motorcycle bikebubble storage protection 04-L

Time To Get Your Motorcycle Ready For Storage
By Larry Scalzitti
Senior Road Captain


 It’s been a nice week for riding, so the idea of storing your bike for the winter might be off your radar, but . . . it’s never too early to start planning. There are many things to consider – storage location, cleaning, maintenance, tires, and more. I’ll talk to what I think are important items to look at.


First you need a place to store it safely and securely. You want to find a place that is heated, well ventilated, free of rodents and secure. It’s also great if you can have electrical outlets and access to your bike throughout the year.
When I was single, I stored my motorcycle in the basement of the apartment I lived in. The base-ment had storage lockers for each tenant, a few wash-ers and dryers, a water heater, a furnace and most im-portantly a 7 foot section of empty wall space. I kept it there for three winters, under a tarp and chained to a large pipe. Much to my amazement no one ever messed with it or complained about it being there. It was probably a good thing that I was the only one in the complex with a motorcycle.

Most of us keep our bikes in our garages, but some of us will store them away from home. A popu-lar option today is to let your dealer store your bike in exchange for the promise of either having a minimum dollar amount of maintenance completed or that you purchase a minimum amount of parts or accessories.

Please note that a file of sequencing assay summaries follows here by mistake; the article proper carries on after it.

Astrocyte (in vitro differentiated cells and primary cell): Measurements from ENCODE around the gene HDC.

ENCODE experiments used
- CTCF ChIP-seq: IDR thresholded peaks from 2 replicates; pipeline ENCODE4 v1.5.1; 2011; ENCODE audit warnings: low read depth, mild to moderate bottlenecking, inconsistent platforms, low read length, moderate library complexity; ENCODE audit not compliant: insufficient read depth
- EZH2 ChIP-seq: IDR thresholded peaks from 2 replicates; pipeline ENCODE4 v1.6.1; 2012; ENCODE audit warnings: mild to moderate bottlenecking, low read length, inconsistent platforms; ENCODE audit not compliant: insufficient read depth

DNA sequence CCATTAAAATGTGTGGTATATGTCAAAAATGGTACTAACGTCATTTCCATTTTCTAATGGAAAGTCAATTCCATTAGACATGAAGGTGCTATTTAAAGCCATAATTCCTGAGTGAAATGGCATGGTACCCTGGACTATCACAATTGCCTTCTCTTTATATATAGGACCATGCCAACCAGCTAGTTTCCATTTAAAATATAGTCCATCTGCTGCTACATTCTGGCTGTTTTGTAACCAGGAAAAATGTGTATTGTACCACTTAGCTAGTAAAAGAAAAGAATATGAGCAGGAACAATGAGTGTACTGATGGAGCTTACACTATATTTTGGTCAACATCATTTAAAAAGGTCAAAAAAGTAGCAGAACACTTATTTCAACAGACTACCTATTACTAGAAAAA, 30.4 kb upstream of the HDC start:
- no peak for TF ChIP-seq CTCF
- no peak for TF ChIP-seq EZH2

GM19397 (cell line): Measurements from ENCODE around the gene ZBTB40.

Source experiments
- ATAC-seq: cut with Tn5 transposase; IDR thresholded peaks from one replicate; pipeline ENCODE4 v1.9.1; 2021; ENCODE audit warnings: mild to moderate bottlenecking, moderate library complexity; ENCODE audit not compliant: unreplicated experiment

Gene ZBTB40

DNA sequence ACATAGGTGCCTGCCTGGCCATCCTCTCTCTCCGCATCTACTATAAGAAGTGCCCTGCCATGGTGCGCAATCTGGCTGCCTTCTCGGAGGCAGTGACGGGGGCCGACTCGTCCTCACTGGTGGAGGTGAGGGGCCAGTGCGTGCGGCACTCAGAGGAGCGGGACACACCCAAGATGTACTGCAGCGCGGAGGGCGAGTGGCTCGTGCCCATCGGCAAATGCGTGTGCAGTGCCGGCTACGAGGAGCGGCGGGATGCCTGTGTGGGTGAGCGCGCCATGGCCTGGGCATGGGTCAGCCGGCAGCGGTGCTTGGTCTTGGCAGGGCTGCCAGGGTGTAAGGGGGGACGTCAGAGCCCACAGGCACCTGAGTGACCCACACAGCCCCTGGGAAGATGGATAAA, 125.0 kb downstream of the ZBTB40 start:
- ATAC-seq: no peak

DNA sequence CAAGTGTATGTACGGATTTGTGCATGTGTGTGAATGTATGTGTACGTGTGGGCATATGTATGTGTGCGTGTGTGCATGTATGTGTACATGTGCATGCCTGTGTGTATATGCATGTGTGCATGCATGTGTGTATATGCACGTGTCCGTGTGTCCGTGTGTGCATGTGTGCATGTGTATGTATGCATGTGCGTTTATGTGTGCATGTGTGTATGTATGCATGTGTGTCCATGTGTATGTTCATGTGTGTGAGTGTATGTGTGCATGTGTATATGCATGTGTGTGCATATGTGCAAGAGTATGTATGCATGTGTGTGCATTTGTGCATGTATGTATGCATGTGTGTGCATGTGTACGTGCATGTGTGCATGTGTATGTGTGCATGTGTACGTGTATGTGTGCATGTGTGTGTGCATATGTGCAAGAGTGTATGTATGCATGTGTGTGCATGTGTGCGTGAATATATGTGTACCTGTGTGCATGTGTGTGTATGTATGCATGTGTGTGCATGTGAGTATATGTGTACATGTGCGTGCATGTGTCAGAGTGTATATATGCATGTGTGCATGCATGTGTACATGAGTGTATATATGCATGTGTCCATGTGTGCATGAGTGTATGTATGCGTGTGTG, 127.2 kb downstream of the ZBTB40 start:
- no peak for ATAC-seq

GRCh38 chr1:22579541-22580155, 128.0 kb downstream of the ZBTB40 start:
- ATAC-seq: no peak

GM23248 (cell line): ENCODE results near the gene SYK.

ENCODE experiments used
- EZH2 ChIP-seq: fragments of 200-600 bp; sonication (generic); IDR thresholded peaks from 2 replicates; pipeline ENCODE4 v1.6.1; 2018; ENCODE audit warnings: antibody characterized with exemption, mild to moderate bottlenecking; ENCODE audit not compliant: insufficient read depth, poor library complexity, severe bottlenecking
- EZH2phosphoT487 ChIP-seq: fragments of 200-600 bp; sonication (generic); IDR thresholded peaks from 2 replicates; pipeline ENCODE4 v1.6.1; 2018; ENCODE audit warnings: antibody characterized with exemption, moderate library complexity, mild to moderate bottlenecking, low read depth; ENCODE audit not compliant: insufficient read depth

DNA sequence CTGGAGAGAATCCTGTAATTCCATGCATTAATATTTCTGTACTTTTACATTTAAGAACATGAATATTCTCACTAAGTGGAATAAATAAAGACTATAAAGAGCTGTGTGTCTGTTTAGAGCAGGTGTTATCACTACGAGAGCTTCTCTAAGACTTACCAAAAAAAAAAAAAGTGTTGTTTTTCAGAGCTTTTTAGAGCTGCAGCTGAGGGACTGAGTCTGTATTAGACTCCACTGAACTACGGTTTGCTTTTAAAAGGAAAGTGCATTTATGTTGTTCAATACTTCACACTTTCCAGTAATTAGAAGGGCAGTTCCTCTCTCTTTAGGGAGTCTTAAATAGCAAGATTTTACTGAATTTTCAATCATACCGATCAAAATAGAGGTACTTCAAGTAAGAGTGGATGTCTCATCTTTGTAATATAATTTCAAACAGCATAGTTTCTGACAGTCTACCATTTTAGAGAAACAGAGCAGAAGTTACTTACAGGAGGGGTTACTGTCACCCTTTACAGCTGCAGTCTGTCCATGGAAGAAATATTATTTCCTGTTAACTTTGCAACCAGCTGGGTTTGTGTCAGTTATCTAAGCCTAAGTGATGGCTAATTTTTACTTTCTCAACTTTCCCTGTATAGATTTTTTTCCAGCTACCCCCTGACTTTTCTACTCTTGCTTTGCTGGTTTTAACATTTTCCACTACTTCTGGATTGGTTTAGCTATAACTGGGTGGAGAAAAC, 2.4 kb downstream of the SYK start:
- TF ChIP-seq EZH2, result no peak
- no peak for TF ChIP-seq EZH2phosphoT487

A third option is to rent space for your bike. When I first opened my motorcycle training school, I leased space from a friend for all of my training bikes and my personal bikes as well. Judy was glad to have more garage space available and now she had the ability to park her car inside the garage for the winter. Lots of points for me on that move! The nice thing about storing the bikes at my friend’s warehouse was that the space was heated and secure.
From there I tried renting a space from one of the popular storage places. It wasn’t heated. There was no electricity and access to the lot was nowhere near as secure as I thought it should have been. I did-n’t realize how good I had it at my friend’s building, until that experience. I now have my own warehouse, so it is heated and secure and I can keep my bikes safe again. By the way if you know anyone who needs to store a bike or a car, please share my contact information with them. I still have a few spots availa-ble for this winter.